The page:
Three engines, five gearboxes, nine trims offered up in a combination of 19 variants, and that’s not even counting colours. That’s the number of options you have if you’re considering a Hyundai Venue. Spoilt for choice for sure, but is there such a thing as too much choice? Like the Laffer curve, which tells us that, beyond a point, too much taxation can lower tax collection, or the converse, where reducing taxes can also increase revenue, I believe there exists such a point for choices and car buying too.
Beyond a point, too many options can be counterproductive for both seller and buyer. As a manufacturer, you’ve got to track supply of multiple components, and possibly from multiple suppliers too. It also adds complexity to your parts inventory and supply chain, and then there’s the added cost of training service manpower in different systems and tech. Too many different components can also mean a lower economy of scale, potentially reducing profit margin. And then, of course, there’s the massive task of predicting the sale of these versions and getting the production mix just right.
But, if it all adds up to customer satisfaction, it’s worth it right? Not really. The thing is, beyond a point, it gets all too confusing for a consumer too. Petrol or diesel, manual or auto, which kind of automatic, a higher variant or a lower one? It can be daunting, and for a few consumers, enough to drive them away to other pastures with simpler choices. Take a look at Maruti. Yes there is a strong brand pull at play, but the Vitara Brezza has just one engine, two gearboxes, four trim levels in a total of just 7 variants; that’s it. Compare that to 19 on the Venue. Sure, the Brezza has just the petrol engine, but even on other models Maruti offers limited options in terms of powertrains and trims and, consequently, total variants.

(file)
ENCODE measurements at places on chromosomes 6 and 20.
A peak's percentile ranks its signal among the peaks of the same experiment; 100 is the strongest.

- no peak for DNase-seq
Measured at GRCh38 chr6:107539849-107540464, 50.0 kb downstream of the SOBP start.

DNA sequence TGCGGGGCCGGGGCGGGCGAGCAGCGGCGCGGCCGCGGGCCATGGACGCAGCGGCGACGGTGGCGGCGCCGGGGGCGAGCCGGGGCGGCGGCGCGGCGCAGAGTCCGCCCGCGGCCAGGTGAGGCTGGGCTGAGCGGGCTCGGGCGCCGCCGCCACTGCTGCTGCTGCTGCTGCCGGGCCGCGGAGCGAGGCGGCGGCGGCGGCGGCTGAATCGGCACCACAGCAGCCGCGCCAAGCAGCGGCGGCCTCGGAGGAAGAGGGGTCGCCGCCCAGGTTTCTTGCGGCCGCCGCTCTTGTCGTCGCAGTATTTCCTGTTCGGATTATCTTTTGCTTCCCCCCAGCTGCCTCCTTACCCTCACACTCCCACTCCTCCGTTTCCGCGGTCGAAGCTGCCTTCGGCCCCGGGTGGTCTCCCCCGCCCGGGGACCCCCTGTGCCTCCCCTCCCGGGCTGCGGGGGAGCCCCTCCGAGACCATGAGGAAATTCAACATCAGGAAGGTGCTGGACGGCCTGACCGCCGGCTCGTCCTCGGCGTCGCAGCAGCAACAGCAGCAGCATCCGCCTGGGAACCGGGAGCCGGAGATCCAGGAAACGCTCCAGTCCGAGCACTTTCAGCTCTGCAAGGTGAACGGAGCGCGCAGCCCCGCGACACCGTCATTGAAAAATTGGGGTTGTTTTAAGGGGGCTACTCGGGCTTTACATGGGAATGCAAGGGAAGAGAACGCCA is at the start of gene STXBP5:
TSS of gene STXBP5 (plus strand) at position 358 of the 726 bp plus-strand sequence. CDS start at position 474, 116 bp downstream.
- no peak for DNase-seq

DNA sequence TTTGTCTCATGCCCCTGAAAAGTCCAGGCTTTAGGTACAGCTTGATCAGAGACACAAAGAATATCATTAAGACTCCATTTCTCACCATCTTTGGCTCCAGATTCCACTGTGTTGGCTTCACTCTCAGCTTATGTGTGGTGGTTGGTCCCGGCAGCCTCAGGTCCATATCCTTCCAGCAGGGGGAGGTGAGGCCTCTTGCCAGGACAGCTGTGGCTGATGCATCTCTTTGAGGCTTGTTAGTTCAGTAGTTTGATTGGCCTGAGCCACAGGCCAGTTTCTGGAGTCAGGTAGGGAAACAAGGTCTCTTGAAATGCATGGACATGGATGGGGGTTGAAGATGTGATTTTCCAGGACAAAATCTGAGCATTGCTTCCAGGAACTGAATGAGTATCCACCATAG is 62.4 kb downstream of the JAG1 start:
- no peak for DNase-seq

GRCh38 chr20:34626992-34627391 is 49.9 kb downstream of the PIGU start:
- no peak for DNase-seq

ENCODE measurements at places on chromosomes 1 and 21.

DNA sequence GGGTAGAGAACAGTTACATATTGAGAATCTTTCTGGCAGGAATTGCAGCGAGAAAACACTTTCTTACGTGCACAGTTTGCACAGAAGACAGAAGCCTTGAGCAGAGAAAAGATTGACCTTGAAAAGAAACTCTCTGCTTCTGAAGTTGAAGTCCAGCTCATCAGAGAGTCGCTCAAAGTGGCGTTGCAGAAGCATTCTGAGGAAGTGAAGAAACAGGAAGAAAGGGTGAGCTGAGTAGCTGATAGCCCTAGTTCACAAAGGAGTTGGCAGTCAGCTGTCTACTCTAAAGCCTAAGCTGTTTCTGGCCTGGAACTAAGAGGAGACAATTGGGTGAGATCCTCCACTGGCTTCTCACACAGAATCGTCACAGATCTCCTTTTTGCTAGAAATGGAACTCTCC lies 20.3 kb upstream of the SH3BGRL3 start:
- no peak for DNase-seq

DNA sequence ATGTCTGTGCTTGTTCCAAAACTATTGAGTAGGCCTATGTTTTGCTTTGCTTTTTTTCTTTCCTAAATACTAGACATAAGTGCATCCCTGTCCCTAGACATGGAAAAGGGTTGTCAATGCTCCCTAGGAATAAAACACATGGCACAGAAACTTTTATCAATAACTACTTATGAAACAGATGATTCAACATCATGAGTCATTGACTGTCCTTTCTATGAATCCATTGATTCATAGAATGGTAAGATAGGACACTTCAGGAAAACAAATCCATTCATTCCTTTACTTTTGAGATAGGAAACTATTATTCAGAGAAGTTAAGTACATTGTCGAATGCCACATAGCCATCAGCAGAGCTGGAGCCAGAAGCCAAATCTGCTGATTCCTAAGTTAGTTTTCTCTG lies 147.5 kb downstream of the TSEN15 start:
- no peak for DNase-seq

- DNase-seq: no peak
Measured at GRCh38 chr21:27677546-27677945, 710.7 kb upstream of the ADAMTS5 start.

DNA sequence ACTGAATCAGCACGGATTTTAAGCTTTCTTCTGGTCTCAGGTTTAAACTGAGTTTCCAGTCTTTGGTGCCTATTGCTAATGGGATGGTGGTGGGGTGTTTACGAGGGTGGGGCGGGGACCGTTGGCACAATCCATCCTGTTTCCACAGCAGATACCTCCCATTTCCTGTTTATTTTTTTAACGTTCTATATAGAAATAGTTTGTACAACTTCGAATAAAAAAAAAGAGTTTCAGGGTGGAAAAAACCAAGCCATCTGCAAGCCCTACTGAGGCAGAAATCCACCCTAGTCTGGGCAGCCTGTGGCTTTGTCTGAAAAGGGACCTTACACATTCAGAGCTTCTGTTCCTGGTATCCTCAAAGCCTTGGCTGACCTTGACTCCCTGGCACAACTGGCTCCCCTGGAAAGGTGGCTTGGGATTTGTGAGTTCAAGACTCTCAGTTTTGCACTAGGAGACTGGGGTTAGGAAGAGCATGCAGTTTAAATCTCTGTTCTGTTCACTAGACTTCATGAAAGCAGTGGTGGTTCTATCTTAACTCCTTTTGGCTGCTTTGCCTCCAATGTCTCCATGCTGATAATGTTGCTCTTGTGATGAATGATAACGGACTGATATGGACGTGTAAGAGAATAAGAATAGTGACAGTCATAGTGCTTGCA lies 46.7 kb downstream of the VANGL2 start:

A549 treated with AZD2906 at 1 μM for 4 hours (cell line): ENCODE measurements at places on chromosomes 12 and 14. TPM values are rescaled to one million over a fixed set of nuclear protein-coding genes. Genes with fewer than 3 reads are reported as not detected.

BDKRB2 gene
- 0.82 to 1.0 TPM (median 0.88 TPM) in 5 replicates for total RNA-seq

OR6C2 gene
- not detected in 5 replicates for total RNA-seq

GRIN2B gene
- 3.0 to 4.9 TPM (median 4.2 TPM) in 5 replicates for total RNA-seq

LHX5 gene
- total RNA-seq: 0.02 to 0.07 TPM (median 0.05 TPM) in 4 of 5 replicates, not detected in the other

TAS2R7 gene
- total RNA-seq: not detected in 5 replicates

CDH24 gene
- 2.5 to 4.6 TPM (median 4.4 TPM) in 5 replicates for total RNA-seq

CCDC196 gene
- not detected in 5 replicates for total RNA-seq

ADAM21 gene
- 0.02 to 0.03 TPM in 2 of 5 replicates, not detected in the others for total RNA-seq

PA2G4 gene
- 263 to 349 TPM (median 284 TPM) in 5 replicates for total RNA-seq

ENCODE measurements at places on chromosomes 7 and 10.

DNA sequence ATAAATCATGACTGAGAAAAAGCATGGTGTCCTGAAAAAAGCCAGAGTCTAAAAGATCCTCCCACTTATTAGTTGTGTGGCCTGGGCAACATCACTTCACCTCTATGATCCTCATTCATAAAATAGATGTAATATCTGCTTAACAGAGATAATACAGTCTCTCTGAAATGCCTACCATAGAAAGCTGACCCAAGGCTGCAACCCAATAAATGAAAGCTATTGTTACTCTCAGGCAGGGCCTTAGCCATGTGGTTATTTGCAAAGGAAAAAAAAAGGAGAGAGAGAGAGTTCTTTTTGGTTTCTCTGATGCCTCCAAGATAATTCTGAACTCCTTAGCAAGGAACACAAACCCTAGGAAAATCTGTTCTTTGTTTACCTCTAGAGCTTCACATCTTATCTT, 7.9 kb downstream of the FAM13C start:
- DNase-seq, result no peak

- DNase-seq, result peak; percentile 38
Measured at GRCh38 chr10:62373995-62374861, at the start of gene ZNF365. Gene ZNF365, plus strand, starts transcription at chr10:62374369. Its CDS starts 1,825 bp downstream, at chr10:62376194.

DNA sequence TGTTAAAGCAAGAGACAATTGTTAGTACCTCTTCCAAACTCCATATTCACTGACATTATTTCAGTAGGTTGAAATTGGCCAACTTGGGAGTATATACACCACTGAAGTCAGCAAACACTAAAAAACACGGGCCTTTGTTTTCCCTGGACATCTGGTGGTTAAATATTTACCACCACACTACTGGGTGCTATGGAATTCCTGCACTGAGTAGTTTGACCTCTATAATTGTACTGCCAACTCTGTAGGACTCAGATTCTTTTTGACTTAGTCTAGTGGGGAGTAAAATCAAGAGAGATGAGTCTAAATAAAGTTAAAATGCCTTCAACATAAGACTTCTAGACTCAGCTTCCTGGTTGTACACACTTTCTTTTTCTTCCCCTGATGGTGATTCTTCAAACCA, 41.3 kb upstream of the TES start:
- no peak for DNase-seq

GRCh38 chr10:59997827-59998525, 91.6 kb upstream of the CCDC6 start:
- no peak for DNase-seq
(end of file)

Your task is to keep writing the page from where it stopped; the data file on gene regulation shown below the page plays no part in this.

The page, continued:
And customers don’t seem to mind. In fact, with multiple engines, gearboxes and trims, leaving out certain combinations then stands out as a sore point for consumers. Like why is there no diesel-auto in the Venue, or why is the 1.2 petrol limited to just the low-end trims. And I’m not making these up; these are genuine queries received at dealerships. So, having too many blocks and then trying to control the magnitude of permutations and combinations introduces more pain points.
So while I love choice and options, I do think for both manufacturers and customers alike, it’s best to figure out what that tipping point is. Yes, the Laffer curve does exist for car buying and choices too. The challenge and reward is there for those who draw it just right.
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